Origami Inspires NASA’s New Shape-Shifting Radiator Design

Posted: Feb 2 2017, 12:08pm CST | by , Updated: Feb 2 2017, 12:13pm CST, in News | Latest Science News

 

Origami Inspires NASA’s New Shape-Shifting Radiator Design
Credits: Brigham Young University
 

NASA combines heat-shedding coating with tradional origami technique to make more efficient, foldable radiators

Inspired by origami, the Japanese art of paper-folding, NASA has developed new radiators for keeping satellites cool in space. The new radiators are soft, three-dimensional structures that can change their shape to remove or retain heat on small satellites.

The shape-shifting radiators would eliminate the need for hard and rigid conventional satellite radiators that may not be suitable for tiny, light weight satellites.

Origami is a traditional art of folding paper into various decorative shapes and figures. Today, this technique is inspiring engineers to design soft and flexible materials and structures that can fold, bend, stretch or curve and overcome traditional design constraints without decreasing performance or efficiency.

“This approach has the potential to be a game changer in thermal design,” said Vivek Dwivedi, a technologist at NASA’s Goddard Space Flight Center. “Our goal is to replace traditional radiators with dynamic ones, period.”

NASA’s technologists have teamed up with researchers from Brigham Young University in Utah to create origami-inspired foldable radiators. While it is almost magical how engineers have used origami to create radiators, the challenge for them will be to improve the quality and work efficiency of these radiators.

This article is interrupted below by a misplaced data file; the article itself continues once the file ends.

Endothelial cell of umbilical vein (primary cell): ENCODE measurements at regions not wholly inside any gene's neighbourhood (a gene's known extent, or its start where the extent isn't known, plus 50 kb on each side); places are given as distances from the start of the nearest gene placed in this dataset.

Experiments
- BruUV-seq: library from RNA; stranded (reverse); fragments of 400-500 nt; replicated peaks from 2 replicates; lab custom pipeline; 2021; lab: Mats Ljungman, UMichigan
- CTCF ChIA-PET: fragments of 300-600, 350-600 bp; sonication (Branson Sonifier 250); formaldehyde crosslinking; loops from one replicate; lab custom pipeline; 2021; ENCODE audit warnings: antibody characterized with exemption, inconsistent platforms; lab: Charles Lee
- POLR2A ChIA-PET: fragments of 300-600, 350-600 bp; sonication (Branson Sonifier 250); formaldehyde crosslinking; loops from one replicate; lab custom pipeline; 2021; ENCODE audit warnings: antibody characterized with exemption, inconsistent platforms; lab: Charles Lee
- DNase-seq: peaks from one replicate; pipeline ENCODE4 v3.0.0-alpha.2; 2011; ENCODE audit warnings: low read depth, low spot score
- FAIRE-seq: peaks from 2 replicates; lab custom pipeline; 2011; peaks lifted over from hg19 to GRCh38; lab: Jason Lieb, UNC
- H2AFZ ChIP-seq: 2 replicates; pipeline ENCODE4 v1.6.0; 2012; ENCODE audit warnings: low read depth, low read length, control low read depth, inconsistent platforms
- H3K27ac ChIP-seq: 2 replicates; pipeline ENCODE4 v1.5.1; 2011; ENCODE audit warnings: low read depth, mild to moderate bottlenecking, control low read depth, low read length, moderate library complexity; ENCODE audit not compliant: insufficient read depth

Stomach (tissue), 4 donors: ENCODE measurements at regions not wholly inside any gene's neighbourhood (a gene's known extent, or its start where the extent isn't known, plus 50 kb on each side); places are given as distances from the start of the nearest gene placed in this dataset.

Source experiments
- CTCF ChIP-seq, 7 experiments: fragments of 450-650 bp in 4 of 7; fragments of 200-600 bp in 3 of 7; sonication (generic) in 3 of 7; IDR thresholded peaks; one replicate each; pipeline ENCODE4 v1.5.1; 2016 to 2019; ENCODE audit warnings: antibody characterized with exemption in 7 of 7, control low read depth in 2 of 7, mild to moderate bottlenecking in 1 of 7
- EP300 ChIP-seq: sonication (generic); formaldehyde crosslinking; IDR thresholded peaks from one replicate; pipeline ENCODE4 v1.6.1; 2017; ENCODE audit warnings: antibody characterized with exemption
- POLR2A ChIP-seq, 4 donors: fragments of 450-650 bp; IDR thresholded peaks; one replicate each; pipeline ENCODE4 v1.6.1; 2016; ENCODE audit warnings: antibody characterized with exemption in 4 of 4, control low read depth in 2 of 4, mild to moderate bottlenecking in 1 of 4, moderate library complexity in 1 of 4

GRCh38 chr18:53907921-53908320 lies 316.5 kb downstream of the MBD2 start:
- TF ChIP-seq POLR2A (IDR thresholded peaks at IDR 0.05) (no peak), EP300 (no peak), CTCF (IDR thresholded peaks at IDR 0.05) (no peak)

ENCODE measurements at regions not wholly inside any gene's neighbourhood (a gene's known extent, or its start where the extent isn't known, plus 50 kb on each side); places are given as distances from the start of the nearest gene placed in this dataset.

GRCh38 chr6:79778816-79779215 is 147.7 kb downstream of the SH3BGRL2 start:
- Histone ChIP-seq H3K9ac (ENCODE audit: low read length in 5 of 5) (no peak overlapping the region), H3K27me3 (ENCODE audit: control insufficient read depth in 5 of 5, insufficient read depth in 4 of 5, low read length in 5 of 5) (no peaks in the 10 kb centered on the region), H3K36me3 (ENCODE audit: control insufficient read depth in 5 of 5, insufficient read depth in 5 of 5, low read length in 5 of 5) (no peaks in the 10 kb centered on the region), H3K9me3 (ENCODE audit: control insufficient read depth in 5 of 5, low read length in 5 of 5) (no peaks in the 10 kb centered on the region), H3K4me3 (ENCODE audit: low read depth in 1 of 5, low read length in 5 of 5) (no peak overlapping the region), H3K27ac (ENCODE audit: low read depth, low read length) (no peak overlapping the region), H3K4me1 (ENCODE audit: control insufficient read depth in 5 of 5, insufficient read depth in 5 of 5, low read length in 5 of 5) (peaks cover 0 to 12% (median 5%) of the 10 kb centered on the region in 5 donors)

Radiation has always been an issue for satellites. Standard radiators gradually degrade when exposed to the space radiation environment and fail to remove heat on the satellites. To create more efficient shape-shifting radiators, researchers are trying to deepen folds or cavities. The deeper the folds, the greater the absorption of heat.  

“Origami allows you to change the depth of these cavities in real time, thereby changing the heat loss from a surface in real time.” Dwivedi said.

Researchers are also developing a coating to boost radiator’s heat-shedding or conservation capabilities.

“The combination of origami and a vanadium-oxide-based coating would be the first time two different variable emissivity devices have been combined into one structure.” Brigham Young University assistant professor Brian Iverson said.

By combining both technologies, researchers believe they will be able to create a smaller and more efficient radiator ideal for use on CubeSats. CubeSats are miniature satellites that are relatively low cost and help universities to perform space exploration and research worldwide.

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Hira Bashir covers daily affairs around the world.

 

 

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